Walking through Leopold’s Vision

The headline above is from the blog Walking through Sonoma County . . . mostly; more about that in a minute.

I’ve always wanted to write about Aldo Leopold, as a genuine Wisconsin conservation hero, but have felt intimidated by the task. How do you write about someone whose legacy is a mile wide, and deep too, throughout America, not just Wisconsin? Someone whose already been the subject, surely, of hundreds of thousands of written words?

Aldo Leopold (Photo courtesy of the Aldo Leopold Foundation)

Aldo Leopold (Photo courtesy of the Aldo Leopold Foundation)

Then I discovered a “walking blog,” kept by California walker and blogger Lynn Millar, whose travels brought her to Wisconsin last summer for a couple of walks, one of them at the Aldo Leopold Foundation. So today I’m re-blogging her post about it. [That means this post you’re reading will transition into the beginning of Lynn’s post – “Walking Through Leopold’s Vision.” If you click on “view original post,” you’ll be transported directly to her blog, for the rest of it.]

But first, I’d like to share just a few highlights from Leopold’s deep, wide legacy to bolster the claims I’ve made above.

Learning about Leopold’s Legacy

In 1924 the Gila Wilderness in northern New Mexico became the first designated wilderness area on the planet. This happened, according to Wilderness.net, because of the vision and persistence of Leopold, then a relatively young man working for the U.S. Forest Service in the Southwest.

In 1935 The Wilderness Society was established, Aldo Leopold among the founders. By that time he was already working in Wisconsin, where in 1933 he had published the first textbook in the field of wildlife management. That same year, the University of Wisconsin had created the nation’s first chair in game management for its new teacher, Professor Aldo Leopold.

A California Walker Blogs about the Legacy

There’s a lot more, but that’s enough for now. Here’s a word about Lynn Millar’s blog.  Her title says it best:  she takes walks and writes about them. She makes the point that these are not ‘hikes,’ but short, flat ‘walks.’ Most of them are in Sonoma County; overwhelmingly they seem to be in California. I found some in Oregon, and this past summer she posted about walking in Chicago and southern Wisconsin.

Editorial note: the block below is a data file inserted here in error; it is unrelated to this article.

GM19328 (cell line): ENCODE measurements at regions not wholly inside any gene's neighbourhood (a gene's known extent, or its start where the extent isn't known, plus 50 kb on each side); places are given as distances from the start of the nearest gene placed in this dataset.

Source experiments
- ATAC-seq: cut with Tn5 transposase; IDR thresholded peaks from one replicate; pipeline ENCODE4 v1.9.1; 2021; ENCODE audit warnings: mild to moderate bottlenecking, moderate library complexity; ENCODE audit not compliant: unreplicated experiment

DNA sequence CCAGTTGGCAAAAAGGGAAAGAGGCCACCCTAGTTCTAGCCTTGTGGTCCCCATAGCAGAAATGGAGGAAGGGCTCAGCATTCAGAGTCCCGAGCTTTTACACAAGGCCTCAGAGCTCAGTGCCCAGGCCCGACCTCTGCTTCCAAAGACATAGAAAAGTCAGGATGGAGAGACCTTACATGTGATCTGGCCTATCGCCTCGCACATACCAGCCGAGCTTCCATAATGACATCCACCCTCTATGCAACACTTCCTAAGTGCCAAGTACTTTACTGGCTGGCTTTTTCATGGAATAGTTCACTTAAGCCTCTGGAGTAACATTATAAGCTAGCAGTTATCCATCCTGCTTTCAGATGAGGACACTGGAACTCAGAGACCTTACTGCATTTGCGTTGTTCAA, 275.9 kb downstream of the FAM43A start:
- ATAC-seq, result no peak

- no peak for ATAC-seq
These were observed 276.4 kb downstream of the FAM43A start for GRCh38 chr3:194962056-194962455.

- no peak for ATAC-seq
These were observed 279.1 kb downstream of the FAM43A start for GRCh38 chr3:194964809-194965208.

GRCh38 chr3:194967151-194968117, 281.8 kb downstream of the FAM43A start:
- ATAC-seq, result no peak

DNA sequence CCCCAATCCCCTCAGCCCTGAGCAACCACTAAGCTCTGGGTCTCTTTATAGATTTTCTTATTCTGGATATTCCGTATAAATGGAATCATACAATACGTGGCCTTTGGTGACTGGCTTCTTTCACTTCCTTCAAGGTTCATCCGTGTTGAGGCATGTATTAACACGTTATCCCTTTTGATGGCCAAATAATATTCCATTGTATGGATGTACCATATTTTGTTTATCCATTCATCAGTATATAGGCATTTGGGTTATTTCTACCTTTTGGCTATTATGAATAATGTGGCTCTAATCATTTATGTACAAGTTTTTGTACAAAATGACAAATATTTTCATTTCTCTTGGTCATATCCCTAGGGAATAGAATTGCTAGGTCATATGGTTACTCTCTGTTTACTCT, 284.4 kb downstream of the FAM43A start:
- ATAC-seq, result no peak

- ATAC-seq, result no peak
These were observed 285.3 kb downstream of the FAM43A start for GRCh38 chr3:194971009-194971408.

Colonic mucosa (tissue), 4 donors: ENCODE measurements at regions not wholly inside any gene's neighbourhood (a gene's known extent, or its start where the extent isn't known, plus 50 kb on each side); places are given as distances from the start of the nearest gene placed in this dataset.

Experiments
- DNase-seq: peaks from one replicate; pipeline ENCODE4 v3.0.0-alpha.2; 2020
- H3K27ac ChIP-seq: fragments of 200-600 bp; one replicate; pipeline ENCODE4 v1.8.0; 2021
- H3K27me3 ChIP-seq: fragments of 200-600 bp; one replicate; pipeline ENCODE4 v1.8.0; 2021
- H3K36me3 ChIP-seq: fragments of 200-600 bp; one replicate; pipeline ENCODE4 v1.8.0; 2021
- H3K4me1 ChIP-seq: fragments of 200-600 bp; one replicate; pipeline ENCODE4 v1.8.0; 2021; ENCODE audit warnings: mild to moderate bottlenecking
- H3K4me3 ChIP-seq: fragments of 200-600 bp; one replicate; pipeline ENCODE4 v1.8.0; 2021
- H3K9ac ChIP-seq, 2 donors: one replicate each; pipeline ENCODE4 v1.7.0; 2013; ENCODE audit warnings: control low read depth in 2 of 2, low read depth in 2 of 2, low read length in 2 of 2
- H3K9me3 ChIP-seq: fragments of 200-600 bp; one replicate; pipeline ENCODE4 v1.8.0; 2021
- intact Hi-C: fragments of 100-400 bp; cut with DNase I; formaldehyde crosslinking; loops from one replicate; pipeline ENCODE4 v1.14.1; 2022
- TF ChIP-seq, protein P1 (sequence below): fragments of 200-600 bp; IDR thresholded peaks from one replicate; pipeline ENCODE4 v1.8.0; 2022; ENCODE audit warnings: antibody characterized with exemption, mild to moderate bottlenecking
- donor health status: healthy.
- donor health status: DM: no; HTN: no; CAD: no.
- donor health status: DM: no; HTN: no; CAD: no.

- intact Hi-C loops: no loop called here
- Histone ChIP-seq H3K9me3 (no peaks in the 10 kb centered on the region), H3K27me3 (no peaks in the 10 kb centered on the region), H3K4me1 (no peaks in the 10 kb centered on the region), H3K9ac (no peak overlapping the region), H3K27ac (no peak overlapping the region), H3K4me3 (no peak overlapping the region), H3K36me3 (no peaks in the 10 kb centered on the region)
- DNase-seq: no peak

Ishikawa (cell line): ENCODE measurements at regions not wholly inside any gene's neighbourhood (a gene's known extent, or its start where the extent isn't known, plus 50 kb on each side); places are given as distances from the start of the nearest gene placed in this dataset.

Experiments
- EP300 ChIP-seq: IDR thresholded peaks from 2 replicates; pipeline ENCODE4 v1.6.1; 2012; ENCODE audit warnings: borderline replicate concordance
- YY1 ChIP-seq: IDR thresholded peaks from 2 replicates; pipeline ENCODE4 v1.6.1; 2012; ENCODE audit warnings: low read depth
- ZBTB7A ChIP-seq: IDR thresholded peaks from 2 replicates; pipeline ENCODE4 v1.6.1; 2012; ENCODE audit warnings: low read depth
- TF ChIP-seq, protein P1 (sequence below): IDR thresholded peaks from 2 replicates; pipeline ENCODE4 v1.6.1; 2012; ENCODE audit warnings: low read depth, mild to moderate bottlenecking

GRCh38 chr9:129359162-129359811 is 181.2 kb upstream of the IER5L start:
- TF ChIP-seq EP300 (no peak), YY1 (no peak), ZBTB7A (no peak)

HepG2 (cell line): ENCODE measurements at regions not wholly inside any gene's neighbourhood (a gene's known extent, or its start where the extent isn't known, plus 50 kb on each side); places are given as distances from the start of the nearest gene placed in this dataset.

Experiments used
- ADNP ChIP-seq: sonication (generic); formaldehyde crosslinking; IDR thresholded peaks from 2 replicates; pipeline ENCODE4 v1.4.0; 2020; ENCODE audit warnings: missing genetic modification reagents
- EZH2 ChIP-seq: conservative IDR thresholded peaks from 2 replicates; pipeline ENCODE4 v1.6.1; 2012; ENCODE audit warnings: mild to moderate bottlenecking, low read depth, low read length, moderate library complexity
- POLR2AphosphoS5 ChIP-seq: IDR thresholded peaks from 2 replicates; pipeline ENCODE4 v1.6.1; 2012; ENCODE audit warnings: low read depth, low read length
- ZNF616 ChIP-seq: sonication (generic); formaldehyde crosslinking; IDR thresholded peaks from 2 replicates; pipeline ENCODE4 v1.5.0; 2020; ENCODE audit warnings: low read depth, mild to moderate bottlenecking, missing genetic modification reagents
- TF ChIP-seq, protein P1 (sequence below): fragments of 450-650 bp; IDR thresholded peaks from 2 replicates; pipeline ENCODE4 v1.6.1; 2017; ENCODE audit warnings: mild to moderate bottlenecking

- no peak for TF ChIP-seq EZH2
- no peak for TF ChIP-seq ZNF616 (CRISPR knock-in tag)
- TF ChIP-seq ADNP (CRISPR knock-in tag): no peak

If you’re a true walker, you’ll enjoy a look at this blog even if you never set foot on any of the particular paths described. Of course, if you’re in Wisconsin, wouldn’t you want to follow Lynn as she went — Walking Through Leopold’s Vision . . . ?        

 . . . . from Lynn Millar:

Walking in Sonoma County...mostly

On our way out of town and out of Wisconsin, we stopped at the Leopold Center in Baraboo. (Yes, that Leopold – to those of you who remember reading the Sand County Almanac back in the 70s.)

Leopold entrance

Aldo Leopold generated ideas in the 1920s-40s for what would become the environmental movement. While in Arizona and New Mexico working for the Forest Service in the 1920s, he began to think that man’s role is not just to dominate wildlife. (He has a wilderness area named after him in New Mexico – in the Gila National Forest)

In 1933, he accepted a professorship at the University of Wisconsin, Madison. This professorship in wildlife was one of the first.

While living in Madison with his family and teaching, he purchased 80 acres of logged out and overgrazed farmland. He proceeded to put his ideas in practice and restored the property that was in sand country along…

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